How the On-Demand Economy Works Where Google Maps Gets Lost
Companies like Uber want to capture emerging markets, but some consumers aren’t on their map.
Image: Jose Nicolas/Getty / Composition: Ankita Rao
This is how I order an Uber in New York City: Put in the address of where I am, put in the address of where I want to go. Confirm and wait.
This is how I ordered an Uber in Mumbai: Summoned an Uber to my GPS location. Called up the driver a few minutes later as he got closer. Gave him three landmarks (usually the gym that was next door to my apartment and the nearest highway) and walked outside to wait.
On-demand services—whether deliveries or rideshares—are touted for disrupting the way we live and work. But they still have to grapple with existing infrastructure, whether in rural America or Kenya. The maze of streets and alleys in many towns and cities across the world—even the very concept of a street address—is as diverse as the countries and cultures that tech companies are hoping to capture. And to do so they either have to learn to navigate new territory, or fall victim to local, savvier enterprise.
"My address reads more like special instructions than mailing locations," said Rajiv Golla, a journalist who lives in Nairobi, Kenya. "Along the lines of 'Behind the Thai restaurant next to Brew Bistro on Ngong Road.' I recall a few visa applications for the region asking for nearby landmarks."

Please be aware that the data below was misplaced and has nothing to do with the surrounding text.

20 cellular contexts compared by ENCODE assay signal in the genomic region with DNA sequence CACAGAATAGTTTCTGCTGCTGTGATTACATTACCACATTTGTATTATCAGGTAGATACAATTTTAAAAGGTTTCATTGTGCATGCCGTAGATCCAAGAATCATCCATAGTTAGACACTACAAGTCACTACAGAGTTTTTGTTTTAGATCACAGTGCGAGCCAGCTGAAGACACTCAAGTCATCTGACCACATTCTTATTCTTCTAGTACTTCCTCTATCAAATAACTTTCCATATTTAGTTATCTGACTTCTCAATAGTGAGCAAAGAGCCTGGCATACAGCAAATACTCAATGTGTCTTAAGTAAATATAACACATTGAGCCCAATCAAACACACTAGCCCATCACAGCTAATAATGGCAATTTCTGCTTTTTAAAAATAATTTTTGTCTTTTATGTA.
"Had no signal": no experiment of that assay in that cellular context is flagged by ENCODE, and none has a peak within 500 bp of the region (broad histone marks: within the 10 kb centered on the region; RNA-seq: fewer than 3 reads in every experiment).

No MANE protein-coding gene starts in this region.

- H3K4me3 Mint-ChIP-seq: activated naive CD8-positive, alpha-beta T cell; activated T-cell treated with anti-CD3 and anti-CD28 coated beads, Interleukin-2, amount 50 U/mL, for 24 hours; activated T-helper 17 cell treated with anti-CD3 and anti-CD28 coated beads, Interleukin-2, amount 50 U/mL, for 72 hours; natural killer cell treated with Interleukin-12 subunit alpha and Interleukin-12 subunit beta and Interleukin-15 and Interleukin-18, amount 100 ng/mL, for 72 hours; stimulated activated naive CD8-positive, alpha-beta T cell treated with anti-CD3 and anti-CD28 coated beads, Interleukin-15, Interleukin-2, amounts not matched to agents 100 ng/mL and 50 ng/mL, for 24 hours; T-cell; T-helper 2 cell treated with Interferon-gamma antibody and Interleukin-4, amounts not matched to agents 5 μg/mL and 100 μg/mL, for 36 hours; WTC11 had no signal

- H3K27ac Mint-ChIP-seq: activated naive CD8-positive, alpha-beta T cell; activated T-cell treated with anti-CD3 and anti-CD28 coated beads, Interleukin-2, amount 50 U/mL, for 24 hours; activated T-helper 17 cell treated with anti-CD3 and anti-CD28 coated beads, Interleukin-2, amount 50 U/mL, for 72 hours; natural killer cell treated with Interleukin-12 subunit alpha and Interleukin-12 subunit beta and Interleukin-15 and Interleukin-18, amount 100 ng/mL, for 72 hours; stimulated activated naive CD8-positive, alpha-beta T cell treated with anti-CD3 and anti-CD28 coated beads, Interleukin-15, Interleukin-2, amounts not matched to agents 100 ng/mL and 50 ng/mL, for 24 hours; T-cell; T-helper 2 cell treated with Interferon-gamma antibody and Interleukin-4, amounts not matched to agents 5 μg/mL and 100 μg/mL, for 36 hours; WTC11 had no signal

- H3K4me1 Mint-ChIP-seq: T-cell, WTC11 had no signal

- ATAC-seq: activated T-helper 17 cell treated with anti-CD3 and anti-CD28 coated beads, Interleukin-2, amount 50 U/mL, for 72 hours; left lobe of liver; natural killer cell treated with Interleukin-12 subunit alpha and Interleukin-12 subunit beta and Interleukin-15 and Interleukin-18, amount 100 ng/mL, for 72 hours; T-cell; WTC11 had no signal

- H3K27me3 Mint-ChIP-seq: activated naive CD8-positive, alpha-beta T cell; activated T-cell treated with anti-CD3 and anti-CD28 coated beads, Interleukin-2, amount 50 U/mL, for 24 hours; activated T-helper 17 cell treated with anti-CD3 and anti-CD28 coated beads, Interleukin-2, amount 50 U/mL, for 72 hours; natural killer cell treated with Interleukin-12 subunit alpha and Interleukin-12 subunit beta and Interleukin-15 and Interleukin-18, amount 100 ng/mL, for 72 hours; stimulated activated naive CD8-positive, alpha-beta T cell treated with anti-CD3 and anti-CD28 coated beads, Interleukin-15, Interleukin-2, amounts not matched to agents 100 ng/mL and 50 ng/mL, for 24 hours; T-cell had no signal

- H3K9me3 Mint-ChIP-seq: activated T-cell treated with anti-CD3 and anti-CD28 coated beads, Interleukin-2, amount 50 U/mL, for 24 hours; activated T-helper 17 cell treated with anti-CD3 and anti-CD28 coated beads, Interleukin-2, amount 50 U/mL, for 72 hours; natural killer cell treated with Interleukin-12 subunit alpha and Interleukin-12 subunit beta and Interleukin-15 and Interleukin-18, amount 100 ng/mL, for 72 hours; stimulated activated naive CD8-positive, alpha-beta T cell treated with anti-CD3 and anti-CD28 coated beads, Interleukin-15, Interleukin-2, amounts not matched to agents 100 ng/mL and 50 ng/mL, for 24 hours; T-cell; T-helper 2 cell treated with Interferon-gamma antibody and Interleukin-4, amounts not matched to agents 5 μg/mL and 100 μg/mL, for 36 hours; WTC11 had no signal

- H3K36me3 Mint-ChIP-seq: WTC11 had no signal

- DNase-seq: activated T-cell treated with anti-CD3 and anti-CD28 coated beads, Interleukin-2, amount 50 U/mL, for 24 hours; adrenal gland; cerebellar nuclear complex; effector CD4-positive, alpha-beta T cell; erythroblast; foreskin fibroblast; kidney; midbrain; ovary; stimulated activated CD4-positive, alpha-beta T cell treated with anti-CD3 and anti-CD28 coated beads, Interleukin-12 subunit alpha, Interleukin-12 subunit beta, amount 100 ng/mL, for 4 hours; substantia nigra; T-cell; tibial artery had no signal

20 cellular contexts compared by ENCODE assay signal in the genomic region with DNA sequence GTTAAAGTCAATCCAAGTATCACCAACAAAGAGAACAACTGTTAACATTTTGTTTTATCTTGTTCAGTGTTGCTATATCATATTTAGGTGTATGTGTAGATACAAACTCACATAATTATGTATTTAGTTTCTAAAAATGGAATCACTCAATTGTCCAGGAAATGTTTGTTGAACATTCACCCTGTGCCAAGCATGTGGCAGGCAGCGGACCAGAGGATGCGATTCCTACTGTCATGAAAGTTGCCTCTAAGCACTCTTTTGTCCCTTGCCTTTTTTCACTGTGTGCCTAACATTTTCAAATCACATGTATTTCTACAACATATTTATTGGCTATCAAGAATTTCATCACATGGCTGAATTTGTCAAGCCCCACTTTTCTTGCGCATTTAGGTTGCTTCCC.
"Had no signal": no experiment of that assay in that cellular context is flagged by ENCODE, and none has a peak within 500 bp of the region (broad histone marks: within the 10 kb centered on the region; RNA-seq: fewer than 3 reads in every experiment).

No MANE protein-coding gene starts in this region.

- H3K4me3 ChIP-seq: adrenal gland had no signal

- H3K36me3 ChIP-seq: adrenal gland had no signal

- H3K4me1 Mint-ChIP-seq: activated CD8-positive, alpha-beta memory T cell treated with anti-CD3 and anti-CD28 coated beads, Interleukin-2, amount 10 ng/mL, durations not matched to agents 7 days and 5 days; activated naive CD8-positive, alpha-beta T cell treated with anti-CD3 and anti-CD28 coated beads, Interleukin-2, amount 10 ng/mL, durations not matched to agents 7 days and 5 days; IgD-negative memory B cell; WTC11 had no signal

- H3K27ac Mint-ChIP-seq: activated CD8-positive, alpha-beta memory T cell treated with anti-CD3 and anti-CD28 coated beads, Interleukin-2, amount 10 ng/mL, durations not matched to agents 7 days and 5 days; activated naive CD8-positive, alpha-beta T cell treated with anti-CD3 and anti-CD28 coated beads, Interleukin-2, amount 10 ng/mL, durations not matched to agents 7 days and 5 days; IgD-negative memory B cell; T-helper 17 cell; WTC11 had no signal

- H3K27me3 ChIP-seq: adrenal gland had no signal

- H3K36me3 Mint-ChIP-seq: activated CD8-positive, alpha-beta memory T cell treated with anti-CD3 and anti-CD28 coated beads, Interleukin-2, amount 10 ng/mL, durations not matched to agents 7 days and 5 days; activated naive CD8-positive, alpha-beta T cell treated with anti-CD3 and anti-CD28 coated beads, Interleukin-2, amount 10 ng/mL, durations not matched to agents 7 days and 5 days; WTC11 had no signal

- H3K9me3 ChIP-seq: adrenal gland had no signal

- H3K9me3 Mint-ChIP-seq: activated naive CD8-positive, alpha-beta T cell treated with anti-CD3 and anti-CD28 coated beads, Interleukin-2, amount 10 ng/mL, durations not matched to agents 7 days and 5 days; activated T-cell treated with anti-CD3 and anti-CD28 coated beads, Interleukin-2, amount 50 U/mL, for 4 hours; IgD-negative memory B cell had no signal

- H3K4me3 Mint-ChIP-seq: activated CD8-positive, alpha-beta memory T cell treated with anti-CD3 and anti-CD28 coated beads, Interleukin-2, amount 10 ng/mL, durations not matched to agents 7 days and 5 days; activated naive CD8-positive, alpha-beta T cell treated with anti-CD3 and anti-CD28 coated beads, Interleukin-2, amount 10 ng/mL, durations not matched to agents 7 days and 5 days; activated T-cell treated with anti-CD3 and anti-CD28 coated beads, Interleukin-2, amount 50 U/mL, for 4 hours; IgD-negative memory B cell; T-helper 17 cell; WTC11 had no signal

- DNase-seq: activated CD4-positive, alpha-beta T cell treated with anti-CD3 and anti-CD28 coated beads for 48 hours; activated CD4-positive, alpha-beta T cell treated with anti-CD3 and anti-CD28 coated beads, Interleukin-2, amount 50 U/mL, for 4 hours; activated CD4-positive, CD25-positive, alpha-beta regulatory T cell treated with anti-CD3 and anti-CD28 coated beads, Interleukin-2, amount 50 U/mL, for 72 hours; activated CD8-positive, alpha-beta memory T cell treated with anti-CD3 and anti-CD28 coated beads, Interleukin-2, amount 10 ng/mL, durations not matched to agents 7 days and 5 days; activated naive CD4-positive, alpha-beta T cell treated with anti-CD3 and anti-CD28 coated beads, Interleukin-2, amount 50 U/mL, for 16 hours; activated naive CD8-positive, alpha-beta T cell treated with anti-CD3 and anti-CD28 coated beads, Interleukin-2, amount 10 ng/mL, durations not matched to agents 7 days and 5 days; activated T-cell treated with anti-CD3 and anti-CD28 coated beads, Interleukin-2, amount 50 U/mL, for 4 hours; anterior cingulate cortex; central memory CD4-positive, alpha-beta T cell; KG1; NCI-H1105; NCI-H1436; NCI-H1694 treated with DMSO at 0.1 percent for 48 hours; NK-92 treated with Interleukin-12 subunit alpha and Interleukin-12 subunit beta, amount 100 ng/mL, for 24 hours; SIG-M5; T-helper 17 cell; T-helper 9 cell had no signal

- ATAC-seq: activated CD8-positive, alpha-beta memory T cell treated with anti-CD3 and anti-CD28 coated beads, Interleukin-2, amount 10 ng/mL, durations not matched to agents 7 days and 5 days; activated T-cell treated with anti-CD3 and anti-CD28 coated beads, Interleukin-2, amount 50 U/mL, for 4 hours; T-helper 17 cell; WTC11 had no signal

Golla, who has written for Motherboard, told me he always calls his Uber driver on the phone to give directions, and doesn't depend on the app's GPS system to find him since it's not always accurate. Because of his address he never uses Amazon's delivery services or any online ordering—instead relying on the local bus system to ferry packages from other cities if needed.
Google Maps, frequently used by on-demand services, isn't foolproof in Nairobi and many other cities across the world. It doesn't always account for road blockages, smaller thruways, or unmarked buildings. And I remember it was almost useless when guiding one of my drivers in Bangalore, an Indian city notorious for its traffic, leading me to alleyways that were too small for cars, where we were forced to U-turn.
"Oftentimes, places that lack infrastructure and institutions like post offices simply have fewer official resources to draw from or the resources aren't high quality enough to incorporate into Google Maps," a Google spokesperson told me.
Cities are rarely just organized grids. Mumbai, for example, has a large unorganized sector, and a numerically ordered row of homes or businesses is rare in these neighborhoods.
Nevertheless, companies like Uber and Amazon have taken off across the world, working around—or in consideration of—the different ways that cities have developed. The smart ones adjust to the local mores: Uber accepts cash in Brazil, as does Amazon in India. Some establish central pick-up points or lockers so that packages can't get lost in the navigation process, and most learn from homegrown tech companies.
"The jury is still out, but you can argue the local players have usually come with innovative models," said Lourdes Casanova, a senior lecturer at Cornell University's SC Johnson School of Business. "Things move sometimes very rapidly. And definitely in parts of Latin America. The earlier players have been extremely successful."